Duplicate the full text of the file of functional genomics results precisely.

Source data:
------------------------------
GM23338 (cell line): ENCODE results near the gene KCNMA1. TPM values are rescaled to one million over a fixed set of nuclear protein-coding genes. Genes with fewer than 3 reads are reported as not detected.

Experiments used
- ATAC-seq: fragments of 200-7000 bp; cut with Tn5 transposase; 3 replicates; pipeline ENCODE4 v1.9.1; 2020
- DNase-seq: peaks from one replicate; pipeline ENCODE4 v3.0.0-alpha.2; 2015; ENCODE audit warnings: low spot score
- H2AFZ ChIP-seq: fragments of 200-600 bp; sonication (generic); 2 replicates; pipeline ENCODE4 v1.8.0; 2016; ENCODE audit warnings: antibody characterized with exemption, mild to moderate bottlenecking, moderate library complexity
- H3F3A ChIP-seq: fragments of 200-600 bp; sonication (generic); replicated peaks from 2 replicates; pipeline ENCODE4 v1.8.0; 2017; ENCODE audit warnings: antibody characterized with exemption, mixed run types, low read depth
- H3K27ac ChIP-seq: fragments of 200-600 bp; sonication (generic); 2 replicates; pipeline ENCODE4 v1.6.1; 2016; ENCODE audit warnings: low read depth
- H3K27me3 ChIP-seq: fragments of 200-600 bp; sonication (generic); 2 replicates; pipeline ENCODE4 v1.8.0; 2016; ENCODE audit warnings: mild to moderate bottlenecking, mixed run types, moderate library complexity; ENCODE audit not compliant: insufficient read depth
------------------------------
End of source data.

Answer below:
GM23338 (cell line): ENCODE results near the gene KCNMA1. TPM values are rescaled to one million over a fixed set of nuclear protein-coding genes. Genes with fewer than 3 reads are reported as not detected.

Experiments used
- ATAC-seq: fragments of 200-7000 bp; cut with Tn5 transposase; 3 replicates; pipeline ENCODE4 v1.9.1; 2020
- DNase-seq: peaks from one replicate; pipeline ENCODE4 v3.0.0-alpha.2; 2015; ENCODE audit warnings: low spot score
- H2AFZ ChIP-seq: fragments of 200-600 bp; sonication (generic); 2 replicates; pipeline ENCODE4 v1.8.0; 2016; ENCODE audit warnings: antibody characterized with exemption, mild to moderate bottlenecking, moderate library complexity
- H3F3A ChIP-seq: fragments of 200-600 bp; sonication (generic); replicated peaks from 2 replicates; pipeline ENCODE4 v1.8.0; 2017; ENCODE audit warnings: antibody characterized with exemption, mixed run types, low read depth
- H3K27ac ChIP-seq: fragments of 200-600 bp; sonication (generic); 2 replicates; pipeline ENCODE4 v1.6.1; 2016; ENCODE audit warnings: low read depth
- H3K27me3 ChIP-seq: fragments of 200-600 bp; sonication (generic); 2 replicates; pipeline ENCODE4 v1.8.0; 2016; ENCODE audit warnings: mild to moderate bottlenecking, mixed run types, moderate library complexity; ENCODE audit not compliant: insufficient read depth